Top 10 Places That Germs Lurk in Your Home

Seeing that people recuperating from a total knee replacement have a compromised immune system, I thought it was appropriate to recirculate this informative article titled ‘Top Ten Places That Germs Lurk in Your Home.’ It is also cold and flu season for everyone. This information has been on WebMD.com, Weather Channel, and other sites.

Got misophobia? You’re not alone. Fear of germs is common and can increase as busy schedules make cleaning time scarce, putting the most fastidious housekeeper on edge. To quell that fear of germs, it helps to know where the germs in your home hide — and the most important places to clean.

While researchers who track germs don’t agree 100%, here are 10 top places where germs lurk in your home- some probably surprising even to Martha Stewart. Let’s also learn how to send the bugs packing.

1. Germs Lurk in Your Home in your Kitchen Sponges
A kitchen sponge can carry more than 134,000 bacteria per square inch, according to a 2007 survey funded by Reckitt Benckiser, the maker of Lysol, and performed by the Hygiene Council. Researchers swabbed 35 U.S. homes for bacteria in 32 different sites.

What makes a sponge so buggy? Using sponges for more than one purpose is common, and people tend to keep their sponges too long, allowing bacteria to multiply, says Kelly Bright, PhD, assistant research scientist at the University of Arizona. “It’s a moist environment, and a sponge is a nice breeding ground.”

Cross-contamination of sponges is common, Bright tells WebMD. You cut raw meat, wipe it up, then prepare another dish and wipe with the same sponge. On a typical sponge you’re likely to find Salmonella (which can cause food-borne illness) and Campylobacter, which can cause diarrhea and abdominal pain, Bright says.

Remedy:
Replace your sponge once a week or so, Bright suggests. Or put it in the dishwasher regularly or soak it in bleach for about 15 minutes. “The dirtier the sponge, the longer you have to soak it to be effective.”

2. Kitchen Sink
Whether empty or full of dishes, the kitchen sink is a germ hot spot, says Bright. “People do a lot of food preparation there,” and that food can lead to contamination, with kitchen drains having more than 500,000 bacteria per square inch, according to the Hygiene Council survey.

Remedy: If you think the last bit of soap suds from washing dishes will take care of things, think again, says Philip Tierno, Jr., PhD, director of clinical microbiology and immunology at Tisch Hospital, New York University Medical Center, and associate professor of microbiology and pathology at NYU School of Medicine.

“Soap doesn’t kill bacteria,” says Tierno, the U.S. representative for the Hygiene Council. His favorite cleaning solution: bleach and water. The FDA suggests kitchen sanitizers or a homemade solution of one teaspoon chlorine bleach in a quart of water, then letting it sit on the surface you’re cleaning for 10 minutes.

3. Germs Lurk in Your Home Here: Faucet Handles
Both bathroom and kitchen faucet handles are germ-catchers. In the Hygiene Council survey, kitchen faucet handles carried more than 13,000 bacteria per square inch and bathroom faucet handles had more than 6,000 bugs per square inch.

Remedy: “Use a disinfectant cleaner spray every time you clean up,” suggests Charles Gerba, PhD, professor of soil, water and environmental science at the University of Arizona, who has researched microbes extensively. In the kitchen, that should be once a day, he says. In the bathroom, at least once a week.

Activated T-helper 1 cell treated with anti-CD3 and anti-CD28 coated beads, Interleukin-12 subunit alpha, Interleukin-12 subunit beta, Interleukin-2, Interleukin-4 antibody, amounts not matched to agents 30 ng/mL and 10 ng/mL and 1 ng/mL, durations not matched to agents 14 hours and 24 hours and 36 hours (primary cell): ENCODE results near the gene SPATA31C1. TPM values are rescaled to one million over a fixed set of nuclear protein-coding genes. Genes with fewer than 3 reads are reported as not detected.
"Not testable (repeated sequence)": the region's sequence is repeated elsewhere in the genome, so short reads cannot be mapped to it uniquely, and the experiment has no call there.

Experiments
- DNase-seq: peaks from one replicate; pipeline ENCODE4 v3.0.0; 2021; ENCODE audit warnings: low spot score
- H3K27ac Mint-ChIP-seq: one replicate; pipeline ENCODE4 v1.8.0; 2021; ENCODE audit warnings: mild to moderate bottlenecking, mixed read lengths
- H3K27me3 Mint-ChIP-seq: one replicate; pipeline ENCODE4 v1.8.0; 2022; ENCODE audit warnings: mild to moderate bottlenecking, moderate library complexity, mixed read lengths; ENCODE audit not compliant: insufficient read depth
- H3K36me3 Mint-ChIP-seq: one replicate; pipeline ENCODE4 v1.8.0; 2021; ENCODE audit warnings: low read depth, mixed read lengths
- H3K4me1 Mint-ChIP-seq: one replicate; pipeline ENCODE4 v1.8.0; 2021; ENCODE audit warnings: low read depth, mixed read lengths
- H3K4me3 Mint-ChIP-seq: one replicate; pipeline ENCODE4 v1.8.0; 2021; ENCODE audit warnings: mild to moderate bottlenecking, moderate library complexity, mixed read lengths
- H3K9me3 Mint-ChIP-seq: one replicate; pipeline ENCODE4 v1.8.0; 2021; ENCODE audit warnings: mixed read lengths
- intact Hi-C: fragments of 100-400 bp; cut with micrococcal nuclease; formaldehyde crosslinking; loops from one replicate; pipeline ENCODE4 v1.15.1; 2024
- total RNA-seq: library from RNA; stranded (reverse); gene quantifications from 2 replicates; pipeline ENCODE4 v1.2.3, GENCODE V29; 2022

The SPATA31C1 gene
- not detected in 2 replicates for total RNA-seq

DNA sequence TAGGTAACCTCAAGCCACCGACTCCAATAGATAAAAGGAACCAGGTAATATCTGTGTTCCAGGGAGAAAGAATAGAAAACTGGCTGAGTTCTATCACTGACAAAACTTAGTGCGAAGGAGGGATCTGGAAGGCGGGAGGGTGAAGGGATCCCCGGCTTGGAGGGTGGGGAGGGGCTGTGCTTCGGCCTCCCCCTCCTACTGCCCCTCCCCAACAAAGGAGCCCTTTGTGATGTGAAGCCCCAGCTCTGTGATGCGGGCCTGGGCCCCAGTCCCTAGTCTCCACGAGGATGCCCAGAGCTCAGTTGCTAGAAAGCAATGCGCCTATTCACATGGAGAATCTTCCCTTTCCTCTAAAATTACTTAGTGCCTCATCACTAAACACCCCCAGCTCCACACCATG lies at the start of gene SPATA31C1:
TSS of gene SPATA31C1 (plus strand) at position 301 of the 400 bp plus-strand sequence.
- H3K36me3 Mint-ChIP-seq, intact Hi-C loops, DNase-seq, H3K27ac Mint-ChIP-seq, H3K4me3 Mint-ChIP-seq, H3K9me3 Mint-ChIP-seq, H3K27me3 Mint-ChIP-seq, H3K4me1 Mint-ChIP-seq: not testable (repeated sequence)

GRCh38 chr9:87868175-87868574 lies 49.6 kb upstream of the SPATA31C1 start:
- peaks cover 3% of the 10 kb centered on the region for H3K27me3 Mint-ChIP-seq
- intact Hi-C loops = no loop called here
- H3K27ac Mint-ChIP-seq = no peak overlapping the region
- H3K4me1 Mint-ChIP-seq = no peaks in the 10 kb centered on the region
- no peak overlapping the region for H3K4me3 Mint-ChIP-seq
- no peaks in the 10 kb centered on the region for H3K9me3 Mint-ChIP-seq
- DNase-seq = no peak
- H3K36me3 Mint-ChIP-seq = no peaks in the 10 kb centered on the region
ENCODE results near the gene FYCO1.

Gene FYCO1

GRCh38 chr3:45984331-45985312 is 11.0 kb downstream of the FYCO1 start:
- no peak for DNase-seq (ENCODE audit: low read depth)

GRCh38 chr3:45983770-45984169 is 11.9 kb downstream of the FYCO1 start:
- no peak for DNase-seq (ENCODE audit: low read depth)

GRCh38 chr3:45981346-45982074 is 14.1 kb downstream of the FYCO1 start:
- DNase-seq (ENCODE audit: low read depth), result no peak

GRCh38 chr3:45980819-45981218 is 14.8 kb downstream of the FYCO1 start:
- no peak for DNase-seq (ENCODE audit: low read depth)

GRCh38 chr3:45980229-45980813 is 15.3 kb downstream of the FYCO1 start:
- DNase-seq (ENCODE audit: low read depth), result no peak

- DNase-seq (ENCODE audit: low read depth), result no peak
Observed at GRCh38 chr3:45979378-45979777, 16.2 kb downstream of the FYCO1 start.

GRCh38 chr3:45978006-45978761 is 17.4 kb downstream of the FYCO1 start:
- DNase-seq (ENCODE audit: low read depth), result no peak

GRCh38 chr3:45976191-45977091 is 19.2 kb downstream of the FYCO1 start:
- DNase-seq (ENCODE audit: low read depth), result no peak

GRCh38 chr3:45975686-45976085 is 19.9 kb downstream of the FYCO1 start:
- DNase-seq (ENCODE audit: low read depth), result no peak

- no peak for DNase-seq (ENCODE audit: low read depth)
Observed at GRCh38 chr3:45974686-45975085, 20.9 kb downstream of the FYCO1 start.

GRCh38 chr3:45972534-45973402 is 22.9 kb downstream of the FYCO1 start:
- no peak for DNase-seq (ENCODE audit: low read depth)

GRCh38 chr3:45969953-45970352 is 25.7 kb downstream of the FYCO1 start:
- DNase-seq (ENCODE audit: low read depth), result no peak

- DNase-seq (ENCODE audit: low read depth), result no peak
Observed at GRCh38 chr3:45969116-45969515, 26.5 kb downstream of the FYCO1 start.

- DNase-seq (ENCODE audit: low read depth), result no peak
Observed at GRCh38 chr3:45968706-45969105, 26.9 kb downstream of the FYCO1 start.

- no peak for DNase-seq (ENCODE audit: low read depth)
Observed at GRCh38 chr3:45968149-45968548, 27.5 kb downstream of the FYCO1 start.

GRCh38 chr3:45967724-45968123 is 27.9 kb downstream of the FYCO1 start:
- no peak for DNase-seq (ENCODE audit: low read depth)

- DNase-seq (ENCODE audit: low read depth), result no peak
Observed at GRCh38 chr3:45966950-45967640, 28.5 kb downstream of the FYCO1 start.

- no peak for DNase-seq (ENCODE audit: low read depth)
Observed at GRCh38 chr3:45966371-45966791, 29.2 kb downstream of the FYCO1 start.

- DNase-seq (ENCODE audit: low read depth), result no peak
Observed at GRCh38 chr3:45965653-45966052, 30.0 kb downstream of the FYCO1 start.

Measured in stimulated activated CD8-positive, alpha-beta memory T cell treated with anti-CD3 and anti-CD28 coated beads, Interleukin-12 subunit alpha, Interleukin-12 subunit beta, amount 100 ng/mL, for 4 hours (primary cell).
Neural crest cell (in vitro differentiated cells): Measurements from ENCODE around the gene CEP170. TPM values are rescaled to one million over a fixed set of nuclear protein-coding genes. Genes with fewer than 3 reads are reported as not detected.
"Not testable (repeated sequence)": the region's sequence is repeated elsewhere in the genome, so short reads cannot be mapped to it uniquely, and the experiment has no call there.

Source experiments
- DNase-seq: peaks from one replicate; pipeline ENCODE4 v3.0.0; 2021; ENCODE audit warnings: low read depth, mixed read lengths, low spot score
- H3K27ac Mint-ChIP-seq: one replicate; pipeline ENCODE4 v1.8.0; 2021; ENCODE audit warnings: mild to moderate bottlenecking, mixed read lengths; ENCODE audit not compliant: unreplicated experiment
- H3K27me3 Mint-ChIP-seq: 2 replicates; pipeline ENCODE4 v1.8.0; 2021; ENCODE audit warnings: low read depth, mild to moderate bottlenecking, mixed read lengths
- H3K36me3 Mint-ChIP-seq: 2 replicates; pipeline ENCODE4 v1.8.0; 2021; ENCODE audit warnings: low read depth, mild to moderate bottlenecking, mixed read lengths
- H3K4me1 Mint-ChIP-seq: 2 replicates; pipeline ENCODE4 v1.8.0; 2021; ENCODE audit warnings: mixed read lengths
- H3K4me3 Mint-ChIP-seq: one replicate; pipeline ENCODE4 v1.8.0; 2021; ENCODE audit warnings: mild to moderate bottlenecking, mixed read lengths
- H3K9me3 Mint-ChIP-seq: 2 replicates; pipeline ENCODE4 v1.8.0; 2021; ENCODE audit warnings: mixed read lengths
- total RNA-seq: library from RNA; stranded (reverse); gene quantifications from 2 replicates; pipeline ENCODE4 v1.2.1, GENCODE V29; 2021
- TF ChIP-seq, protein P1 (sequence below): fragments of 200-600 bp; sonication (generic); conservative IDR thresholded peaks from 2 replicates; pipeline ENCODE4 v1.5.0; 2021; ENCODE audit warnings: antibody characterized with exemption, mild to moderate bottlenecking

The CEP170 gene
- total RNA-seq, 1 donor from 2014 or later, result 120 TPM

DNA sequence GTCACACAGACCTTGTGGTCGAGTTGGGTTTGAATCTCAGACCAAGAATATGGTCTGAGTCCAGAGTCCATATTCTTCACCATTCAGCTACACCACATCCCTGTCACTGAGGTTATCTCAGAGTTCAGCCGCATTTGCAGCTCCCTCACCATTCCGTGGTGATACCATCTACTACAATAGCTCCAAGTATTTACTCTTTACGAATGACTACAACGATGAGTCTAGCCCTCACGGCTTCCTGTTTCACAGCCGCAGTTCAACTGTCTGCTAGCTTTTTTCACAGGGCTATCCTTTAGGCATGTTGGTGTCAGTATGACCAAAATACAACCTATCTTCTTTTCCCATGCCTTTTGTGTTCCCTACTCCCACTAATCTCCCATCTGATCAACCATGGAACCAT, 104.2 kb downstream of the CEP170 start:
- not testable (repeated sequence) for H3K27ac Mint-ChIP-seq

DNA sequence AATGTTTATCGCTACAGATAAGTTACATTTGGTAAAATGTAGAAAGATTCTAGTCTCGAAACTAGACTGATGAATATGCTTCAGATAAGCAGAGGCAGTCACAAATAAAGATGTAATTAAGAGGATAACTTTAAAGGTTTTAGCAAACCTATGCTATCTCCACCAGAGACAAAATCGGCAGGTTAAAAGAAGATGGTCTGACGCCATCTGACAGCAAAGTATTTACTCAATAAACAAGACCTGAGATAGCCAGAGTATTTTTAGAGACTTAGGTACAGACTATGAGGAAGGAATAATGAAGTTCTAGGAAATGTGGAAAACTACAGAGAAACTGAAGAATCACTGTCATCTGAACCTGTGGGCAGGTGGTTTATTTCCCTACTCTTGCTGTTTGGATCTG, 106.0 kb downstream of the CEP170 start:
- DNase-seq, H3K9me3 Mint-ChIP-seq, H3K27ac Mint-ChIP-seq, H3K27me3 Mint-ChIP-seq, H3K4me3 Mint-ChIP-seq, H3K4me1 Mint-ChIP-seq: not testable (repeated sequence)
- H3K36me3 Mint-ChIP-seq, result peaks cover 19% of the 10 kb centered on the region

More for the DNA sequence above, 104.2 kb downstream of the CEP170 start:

4. Germs Also Lurk in Your Home Here: Home Offices
Surprise: your home office is germier than the typical work office, says Gerba. In a recent study, he compared the average number of bacteria in work and home office to find the numbers of methicillin-resistant Staphylococcus aureus (MRSA), which can cause serious skin infections.

In his sampling of 60 home offices and 91 work offices, five sites were tested in each. MRSA was isolated in 15 home offices but no work offices. And overall, more bacteria were found in home offices than work offices. Germiest spots in the home office were the keyboard, mouse, phone, and desktop.

“Probably people eat more in the home office,” Gerba says, partially explaining the larger bug population. “You turn your desk into a bacteria cafeteria.”

Remedy: “Use disinfectant at least once a week” on home office surfaces, suggests Gerba.

5. Toilet Bowl
Not surprisingly, the top germ winner in the Hygiene Council survey was the toilet bowl (but not the seat) with 3.2 million bacteria per square inch. Still, Gerba insists, kitchens are dirtier overall. “There are about 200 times more fecal bacteria on a cutting board,” he says, “than on a toilet seat.”

Remedy: Toilet bowl germs form a biofilm, that slimy layer that develops when bacteria attach to a support such as the bowl, says Tierno. Tackle that film with your chlorine bleach and water solution.

6. Germs Lurk in Your Home Here: Bathtub
Never mind that you think the bubble bath left you and your tub squeaky clean. Lurking near the drain of the bathtub is nearly 120,000 bacteria per square inch, according to calculations made in the Hygiene Council Survey.

Remedy: Give your bathtub a buff with bath cleaner or a chlorine-water cleaning solution mixed up at home.

7. Germs in Your Home: Shower Curtain
The crud or soap scum that collects on your shower curtain probably Sphingomonas and Methylobacterium bacteria,says Norman Pace, PhD, professor of molecular, cellular and developmental biology, University of Colorado, who collected biofilm from four vinyl shower curtains that had been in place more than six months in Boulder-area homes.

They found an abundance of Sphingomonas and Methylobacterium bacteria, and both could pose a problem for people who are immune-compromised, such as those who are HIV positive, or who have other diseases that make them prone to infections.

Remedy: Regular cleaning or replacement of the curtains is advised.

8. Germs in Your Home: Wet Laundry
What are germs doing in your washing machine? Probably contaminating other clothes. A load of just-washed clothes may look sparkling clean, but guess again.